I am initially stunned. I look at my husband, who over 20 years ago trained with this doctor who has become my new best friend. I ask some of my questions, my husband asks more. And then we leave. I practically fly out of the elevator. It is 3:30 p.m. and we go into the Liberty Hotel bar and order drinks. We are celebrating. I have regained some control in my life.
I have a reprieve.
I share my news with my online thyroid cancer buddies. I want to show them that there are options out there, including doctors who won’t immediately push you into surgery. I think I’m contributing to the conversation and offering a new perspective.
Within hours I have too many comments to count. I start to read them and stop. Instead of being supportive, which this site prides itself on, everyone is telling me I am crazy not to have a thyroidectomy. And I realize: They need to justify their choice by lambasting me for mine.
I turn off my "Inspire" email notifications and stop visiting the site.
A Measured Response
The following month, it is time for my regular oncologist appointment. I tell him that I am physically fine, but that being in his office makes me feel very anxious, that my one-year anniversary of being diagnosed is this month, and that I am still finding it hard. He tells me he wants to support me and understands how I feel and offers me a social worker. I tell him I need less time at the hospital, not more. I look at him and think: He badly needs Chapstick.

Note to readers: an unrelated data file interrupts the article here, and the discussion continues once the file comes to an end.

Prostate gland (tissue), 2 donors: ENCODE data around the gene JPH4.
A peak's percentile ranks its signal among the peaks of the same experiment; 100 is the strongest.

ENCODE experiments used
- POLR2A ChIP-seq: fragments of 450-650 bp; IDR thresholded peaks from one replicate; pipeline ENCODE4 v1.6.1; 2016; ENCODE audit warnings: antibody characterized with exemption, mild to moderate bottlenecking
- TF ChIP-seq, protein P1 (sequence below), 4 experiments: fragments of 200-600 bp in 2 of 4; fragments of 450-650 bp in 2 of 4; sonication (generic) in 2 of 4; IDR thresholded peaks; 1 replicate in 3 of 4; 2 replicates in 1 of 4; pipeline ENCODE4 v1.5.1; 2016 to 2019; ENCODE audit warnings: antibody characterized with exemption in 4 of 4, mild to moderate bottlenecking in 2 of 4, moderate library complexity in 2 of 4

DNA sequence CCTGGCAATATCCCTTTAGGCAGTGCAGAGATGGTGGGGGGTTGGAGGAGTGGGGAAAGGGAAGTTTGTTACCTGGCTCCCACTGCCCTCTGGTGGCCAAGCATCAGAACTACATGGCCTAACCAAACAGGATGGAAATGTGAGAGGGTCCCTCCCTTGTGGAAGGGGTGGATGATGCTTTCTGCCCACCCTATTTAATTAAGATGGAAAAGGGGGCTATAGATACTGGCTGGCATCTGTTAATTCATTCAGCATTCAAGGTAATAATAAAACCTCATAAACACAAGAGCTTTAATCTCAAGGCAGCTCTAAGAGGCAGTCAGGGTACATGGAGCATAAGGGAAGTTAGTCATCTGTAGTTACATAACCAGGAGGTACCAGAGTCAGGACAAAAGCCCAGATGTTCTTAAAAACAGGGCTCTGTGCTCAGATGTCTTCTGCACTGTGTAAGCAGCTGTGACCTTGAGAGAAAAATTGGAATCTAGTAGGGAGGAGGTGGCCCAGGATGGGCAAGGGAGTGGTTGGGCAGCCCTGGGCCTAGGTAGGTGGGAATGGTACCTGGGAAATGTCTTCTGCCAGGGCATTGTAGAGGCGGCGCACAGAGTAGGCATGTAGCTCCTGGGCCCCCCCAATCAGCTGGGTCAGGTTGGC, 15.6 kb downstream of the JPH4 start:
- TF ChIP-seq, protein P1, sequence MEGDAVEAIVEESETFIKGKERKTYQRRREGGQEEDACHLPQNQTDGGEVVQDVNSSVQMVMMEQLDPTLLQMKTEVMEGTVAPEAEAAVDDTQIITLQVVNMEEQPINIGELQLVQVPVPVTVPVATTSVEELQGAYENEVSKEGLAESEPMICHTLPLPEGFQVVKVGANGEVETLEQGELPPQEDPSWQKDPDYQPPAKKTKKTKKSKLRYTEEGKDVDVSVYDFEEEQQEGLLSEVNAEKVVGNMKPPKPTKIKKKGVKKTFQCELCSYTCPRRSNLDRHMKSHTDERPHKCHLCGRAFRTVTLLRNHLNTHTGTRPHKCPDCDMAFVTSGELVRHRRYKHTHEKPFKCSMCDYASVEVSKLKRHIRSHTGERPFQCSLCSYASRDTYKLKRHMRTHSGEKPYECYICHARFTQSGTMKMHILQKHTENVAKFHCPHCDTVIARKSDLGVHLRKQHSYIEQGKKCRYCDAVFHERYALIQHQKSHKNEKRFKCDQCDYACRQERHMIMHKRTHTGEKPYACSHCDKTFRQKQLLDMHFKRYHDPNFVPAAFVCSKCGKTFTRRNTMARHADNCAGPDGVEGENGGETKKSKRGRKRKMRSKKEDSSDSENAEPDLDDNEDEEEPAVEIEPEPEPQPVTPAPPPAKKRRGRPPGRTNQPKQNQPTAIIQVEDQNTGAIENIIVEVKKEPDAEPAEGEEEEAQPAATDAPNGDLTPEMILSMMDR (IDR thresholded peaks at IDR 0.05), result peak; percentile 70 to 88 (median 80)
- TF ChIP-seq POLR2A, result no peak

He says he has received the letter from my new endocrinologist and is glad we followed up on the nodules. I look at him and say that I wish we hadn’t. And then he tells me that he had a lymphoma patient who survived the lymphoma only to get thyroid cancer. And then died from the thyroid cancer.
This feels mean. He doesn’t need to push the issue. It’s not like I’m ignoring my nodule. Or not getting care. I’ve just chosen a more measured response, from someone with 40-plus years experience, at one of the premier hospitals in Boston.
So why does my oncologist feel like he needs to scare me?
And he does scare me. Even though I feel comfortable with my decision to have my stupid thyroid nodule followed, even though it feels rational and educated, even though I know that having surgery right now could send me over the emotional edge, his comment burns. It makes me wonder: Am I being stubborn and stupid just to make a point? Am I going to die from my stupidity? Will I leave my daughters without a mother?
My heart races. I practically run out of the room. I hate being a patient.